Let me warn you – this post contains a LOT of pictures.
I always love to see what other creative people make, but what I love even more is seeing how they actually did it. Making-of posts are probably my favourites.Projecting the same onto you and assuming you like to see lots of bad pictures of unfinished stuff, I wrote up this post about how I made the leather bag from two thrifted leather coats.
Since we can’t get enough of her, here’s another before pic of this creepy beauty:
Before I started, I cleaned the leather. Generally, it was in quite a good condition, but there was a bit of build up of dust and dirt in the seams and on the patch pockets.
I simply cleaned the soiled areas with a damp, soapy cloth (not rubbing too hard). Make sure you don’t use any aggressive soaps when treating leather. This really worked well and I got rid off all stains.
I cut out the two front and back panels first (two rectangles) which I then quilted. I should have used some backing, but somehow I didn’t think of that. It worked anyway, but I guess the quilting would’ve looked a bit more ‘three-dimnesional’.
Anyhow, I used my dot and cross paper to get perfectly parallel lines. The paper is great since the dots/crosses are exactly 2cm/4cm apart. The paper was also really helpful dealing with the sticky leather. Sewing over the paper solved the problem of not having a teflon presser foot. The paper could be easily removed after sewing since it is really thin.After I quilted the front and back panels, I cut out the bottom panel and sewed it all together. I glued the seam allowance to the bottom panel and then topstitched along the seams with my edge stitch foot.
You can see that I recycled the leather by some weird seamlines which I couldn’t avoid to include when I cut out the panels. But you barely can notice it on the fnished bag.
I cut out a big rectangle from some old curtain fabric and glued it onto the bag panel to give it a bit of support.
I cut out the upper facing and inserted the magnetic bag clasp. You can order these online, they’re quite inexpensive.
I applied piping to the panels before sewing in the side panels. I sewed one of the patch pockets onto the front panel with my sewing machine. I should’ve topstitched by hand since it looked a bit messy.Next, I made the straps. The drawstring wasn’t quite thick enough, that’s why the straps are quite soft.All these layers of leather plus the cord did not fit under my machine (although I used the zipper foot), so I decided I had to sew it by hand.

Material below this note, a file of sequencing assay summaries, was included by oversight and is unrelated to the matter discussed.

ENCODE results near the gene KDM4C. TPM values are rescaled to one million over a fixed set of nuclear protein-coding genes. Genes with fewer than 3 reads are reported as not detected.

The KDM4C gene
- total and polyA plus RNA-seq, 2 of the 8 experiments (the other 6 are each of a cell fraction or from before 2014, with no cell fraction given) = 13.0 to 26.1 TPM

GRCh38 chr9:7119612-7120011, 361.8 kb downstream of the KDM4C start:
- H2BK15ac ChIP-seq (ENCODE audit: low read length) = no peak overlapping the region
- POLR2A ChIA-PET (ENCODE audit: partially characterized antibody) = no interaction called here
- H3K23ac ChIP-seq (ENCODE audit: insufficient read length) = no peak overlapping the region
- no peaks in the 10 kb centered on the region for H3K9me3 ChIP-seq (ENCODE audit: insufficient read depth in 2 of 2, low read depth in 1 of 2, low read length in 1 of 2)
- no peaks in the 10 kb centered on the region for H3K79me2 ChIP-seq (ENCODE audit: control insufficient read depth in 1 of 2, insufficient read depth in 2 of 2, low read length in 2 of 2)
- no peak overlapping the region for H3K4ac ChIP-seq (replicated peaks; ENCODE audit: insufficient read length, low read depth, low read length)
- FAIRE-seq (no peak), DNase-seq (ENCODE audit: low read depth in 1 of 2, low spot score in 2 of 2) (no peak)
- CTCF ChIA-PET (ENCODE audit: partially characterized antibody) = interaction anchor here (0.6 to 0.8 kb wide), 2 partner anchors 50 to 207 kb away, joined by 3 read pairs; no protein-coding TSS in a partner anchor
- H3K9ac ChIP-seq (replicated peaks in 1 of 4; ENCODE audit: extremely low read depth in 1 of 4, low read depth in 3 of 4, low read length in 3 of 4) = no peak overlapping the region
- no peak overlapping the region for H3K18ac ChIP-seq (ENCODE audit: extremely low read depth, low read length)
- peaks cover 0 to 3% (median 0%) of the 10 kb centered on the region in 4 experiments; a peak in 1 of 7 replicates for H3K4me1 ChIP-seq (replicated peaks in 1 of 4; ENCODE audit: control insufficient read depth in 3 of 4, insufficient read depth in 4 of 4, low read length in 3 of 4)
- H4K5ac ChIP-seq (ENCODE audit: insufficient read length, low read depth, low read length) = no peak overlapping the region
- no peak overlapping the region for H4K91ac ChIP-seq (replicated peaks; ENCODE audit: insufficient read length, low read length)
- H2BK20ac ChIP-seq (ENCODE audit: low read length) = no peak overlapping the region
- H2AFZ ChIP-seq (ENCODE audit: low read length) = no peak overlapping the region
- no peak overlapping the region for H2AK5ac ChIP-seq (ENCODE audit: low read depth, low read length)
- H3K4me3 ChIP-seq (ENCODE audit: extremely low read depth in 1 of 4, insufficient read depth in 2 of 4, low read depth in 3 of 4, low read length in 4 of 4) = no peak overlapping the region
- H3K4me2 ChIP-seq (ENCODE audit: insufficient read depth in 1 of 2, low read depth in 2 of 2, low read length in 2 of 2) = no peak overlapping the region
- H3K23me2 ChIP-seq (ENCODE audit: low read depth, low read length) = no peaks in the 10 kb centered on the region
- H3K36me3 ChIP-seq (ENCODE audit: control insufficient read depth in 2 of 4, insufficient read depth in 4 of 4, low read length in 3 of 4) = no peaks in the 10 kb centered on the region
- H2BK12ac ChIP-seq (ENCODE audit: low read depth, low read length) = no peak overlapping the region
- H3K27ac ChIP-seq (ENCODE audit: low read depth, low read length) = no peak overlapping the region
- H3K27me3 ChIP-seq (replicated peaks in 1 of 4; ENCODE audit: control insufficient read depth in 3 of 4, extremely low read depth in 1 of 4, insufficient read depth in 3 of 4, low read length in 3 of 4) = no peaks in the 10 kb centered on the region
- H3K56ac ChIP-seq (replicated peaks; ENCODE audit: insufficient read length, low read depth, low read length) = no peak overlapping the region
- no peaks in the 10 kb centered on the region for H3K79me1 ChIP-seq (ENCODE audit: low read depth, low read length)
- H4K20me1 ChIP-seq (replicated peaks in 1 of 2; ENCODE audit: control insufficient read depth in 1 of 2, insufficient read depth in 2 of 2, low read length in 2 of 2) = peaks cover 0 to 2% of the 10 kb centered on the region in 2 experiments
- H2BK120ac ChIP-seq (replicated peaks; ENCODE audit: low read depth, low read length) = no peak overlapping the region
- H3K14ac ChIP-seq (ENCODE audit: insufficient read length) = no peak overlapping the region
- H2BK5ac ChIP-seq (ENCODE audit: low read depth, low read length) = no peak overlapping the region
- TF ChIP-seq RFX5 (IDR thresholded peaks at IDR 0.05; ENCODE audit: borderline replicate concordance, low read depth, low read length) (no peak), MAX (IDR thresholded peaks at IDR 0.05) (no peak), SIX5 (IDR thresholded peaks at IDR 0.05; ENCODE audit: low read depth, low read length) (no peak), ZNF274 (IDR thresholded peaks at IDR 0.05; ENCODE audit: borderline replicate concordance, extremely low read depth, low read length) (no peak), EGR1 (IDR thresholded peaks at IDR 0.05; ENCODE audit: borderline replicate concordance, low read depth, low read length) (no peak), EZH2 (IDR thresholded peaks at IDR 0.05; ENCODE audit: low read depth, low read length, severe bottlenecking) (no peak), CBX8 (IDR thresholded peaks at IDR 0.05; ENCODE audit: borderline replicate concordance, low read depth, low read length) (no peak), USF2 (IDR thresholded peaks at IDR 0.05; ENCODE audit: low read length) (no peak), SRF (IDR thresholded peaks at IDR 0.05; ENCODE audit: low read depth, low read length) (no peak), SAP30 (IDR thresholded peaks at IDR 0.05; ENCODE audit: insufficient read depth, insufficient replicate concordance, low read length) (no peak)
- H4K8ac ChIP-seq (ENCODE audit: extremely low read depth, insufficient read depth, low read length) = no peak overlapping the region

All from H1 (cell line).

I used some pegs to hold the leather in place, since you can’t use pins – they leave small holes in the leather.Alrighty, still with me?
Now, the lining.
I recycled the lining of the pink coat, chopping off the bottom part, cutting out two rectangles. I sewed them together and underlined them with purple curtain fabric I had lying around. The satin lining otherwise would’ve been not stable enough and might’ve easily ripped (my sister carries a lot of stuff around!).(You can see the weird seamlines again)I sewed the leather facing to the lining and topstitched close to the seam.I sewed the side seams of the lining. This is how it looks “right side” out.To make the lining fit the shape of the bag, I boxed the corners:Instead of chopping them off, I handstitched the corner to the bottom seam.To avoid another messy patch pocket, I topstitched the inner pocket onto the lining by hand. Took way too much time, but was absolutely worth the trouble.I used the small holed of the previous topstitching.Time to sew bag and lining together!!
Bag placed in lining, right sides together, I sewed up the seams of front/back panel. I left the seams of the side panels open, so I could turn the bag inside out.
And yey, this is where the ripping happened.In the end it wasn’t such a big deal, although it was frustrating. I could fix it with some topstitching.
After turning the bag inside out, I started topstitching all the way around the upper edge, closing the side panel seams.This part was the most frustrating one, as it took ages and topstitching leather by hand is a really unrewarding job. My fingers hurt for days.
Here a closeup on the strap (and the messed up topstitching on the front pocket).
I really love the piping, it gives the bag a sporty look which was exactly the right thing for my little sis.
Here you can see facing and lining:
And, guess what? The bag arrived in the mail today and I got a lot of happy texts from my little sister. Glad she loves it!
Have you made something from leather or are planning to do so?
Stay in touch!
4 thoughts on “Leather Bag Making-Of”
Well done for persevering with this bag. It looks absolutely great and you did manage to machine sew quite a lot, especially all the quilting. I was rooting that you’d get all the way without a rip, but it still doesn’t notice. It’s splendid and a gift too. High five!
I love the look of this bag and great idea to use old coats. Have you/Will you be posting the dimensions for the bag? I’m really keen to try this out but wouldn’t know where to start on sizing.
I don’t remember the sizin & have given the bag away as a gift. But I simply measured a bag of mine for this project, to create a pattern. It’s basically just the size you like it to be + seam allowances. If you’re not sure, have a look at a bag you like and figure out the construction. It’s often just rectangle shapes. Good luck!
This blog is so unique. Making a handbag from an old coat! The bag turned out fabulously. Thanks for sharing.